cynthia g posted the "interesting..." comment :)

apologies for lack of clarity and anonymous tag!

just because your mind is clear

doesn't mean that you can't create characters who are muddled and confused.

Cause and effect.

It is a funny game to play, the what if game, but perhaps I will play the game of cause and effect!

'What if' implies that there is going to be to be a potential outcome from the change of one cause. What if implies a direct one thing leads to one thing (or many things) kind of scenario to play with. It is tidy, but the game is a flawed one, because even with my limited reading, I have found Buddhist text that uses logic that proves that cause and effect cannot exist and then uses that to prove that phenomena cannot exist.

Therefore, I hereby declare that the Mr. Parks has a lot more research to do if he is going to claim that his understanding of Buddhism leads him to declare that things would so if they were so! His very contemplation is a game based upon confusion!

Yet! What fun!

(Besides that, I'm writing a play, and it is riddled with Buddhism, yet, if I didn't tell you, you wouldn't know it. And there is plenty of drama, because we always have the drama of misunderstanding what is true, and that is always an interesting story to tell, no?)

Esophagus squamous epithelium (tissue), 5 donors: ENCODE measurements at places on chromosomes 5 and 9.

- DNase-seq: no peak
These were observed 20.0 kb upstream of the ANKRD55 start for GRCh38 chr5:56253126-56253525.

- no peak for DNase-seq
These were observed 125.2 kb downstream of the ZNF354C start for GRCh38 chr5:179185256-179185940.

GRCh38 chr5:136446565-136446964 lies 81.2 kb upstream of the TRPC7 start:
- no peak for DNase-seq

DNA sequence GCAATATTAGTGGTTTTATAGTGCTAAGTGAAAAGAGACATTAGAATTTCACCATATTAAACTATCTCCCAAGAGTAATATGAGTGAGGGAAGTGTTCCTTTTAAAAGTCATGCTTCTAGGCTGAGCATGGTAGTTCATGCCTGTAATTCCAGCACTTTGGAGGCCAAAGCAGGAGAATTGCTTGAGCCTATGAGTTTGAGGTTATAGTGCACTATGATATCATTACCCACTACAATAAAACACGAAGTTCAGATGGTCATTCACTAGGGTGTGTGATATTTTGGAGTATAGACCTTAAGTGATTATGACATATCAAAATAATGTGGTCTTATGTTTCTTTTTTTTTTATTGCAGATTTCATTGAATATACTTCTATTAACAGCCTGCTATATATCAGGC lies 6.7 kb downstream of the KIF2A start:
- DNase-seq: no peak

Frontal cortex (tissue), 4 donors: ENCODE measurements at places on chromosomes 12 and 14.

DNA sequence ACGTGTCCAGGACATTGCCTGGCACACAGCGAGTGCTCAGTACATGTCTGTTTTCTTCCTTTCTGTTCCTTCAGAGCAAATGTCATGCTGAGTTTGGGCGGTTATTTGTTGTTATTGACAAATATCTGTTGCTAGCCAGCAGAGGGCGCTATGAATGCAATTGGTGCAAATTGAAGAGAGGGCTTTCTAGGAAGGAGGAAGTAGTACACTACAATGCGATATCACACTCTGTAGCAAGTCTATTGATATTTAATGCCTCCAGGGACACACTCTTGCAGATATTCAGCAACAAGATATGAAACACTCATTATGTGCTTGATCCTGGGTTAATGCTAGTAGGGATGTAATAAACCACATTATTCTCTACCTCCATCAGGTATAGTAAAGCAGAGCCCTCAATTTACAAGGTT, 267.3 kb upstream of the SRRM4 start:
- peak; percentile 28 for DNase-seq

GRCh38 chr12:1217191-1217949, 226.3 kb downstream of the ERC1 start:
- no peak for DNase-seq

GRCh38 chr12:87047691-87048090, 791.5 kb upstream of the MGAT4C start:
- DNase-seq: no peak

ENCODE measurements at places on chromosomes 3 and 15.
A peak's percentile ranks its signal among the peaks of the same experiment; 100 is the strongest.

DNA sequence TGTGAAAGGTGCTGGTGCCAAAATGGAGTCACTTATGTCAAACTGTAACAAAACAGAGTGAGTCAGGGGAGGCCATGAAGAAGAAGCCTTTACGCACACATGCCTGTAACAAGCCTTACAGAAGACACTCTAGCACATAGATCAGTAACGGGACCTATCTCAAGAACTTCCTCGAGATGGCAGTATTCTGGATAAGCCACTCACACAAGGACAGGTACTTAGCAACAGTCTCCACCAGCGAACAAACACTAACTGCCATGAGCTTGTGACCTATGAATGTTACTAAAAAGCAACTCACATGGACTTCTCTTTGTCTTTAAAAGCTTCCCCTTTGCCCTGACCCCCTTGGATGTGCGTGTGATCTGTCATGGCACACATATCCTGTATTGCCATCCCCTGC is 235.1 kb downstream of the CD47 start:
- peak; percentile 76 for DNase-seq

To be quite plain, the question is rubbish. Well, not rubbish, more like melted butter, and we should ice skate on it a bit, hold hands, and giggle, because, really, what are we doing ice skating on melted butter!?

Yet, I am happy that the question is out there!

Mindful Writers

This is fascinating to me on so many levels! We talk about some of these issues in my writing group. Very excited to see this blog post :-)

I don't think narrative storytelling would necessarily disappear. But there might be more poetry. Poetry makes you reevaluate your relationship with words, communication, form, categories...I think that's why it makes so many people uncomfortable (at least it made me uncomfortable for the longest time!)

I think working with our minds as writers can only help us to reach more people through our writing. I think the more aware of our suffering we become, the more aware of others' suffering we become, and we can figure out skillful means for telling our stories. I think that includes narrative storytelling, too, because that's what so many people love to read.

Curious to hear what others think!

(whoops, this is Emily

(whoops, this is Emily Herzlin, by the way!)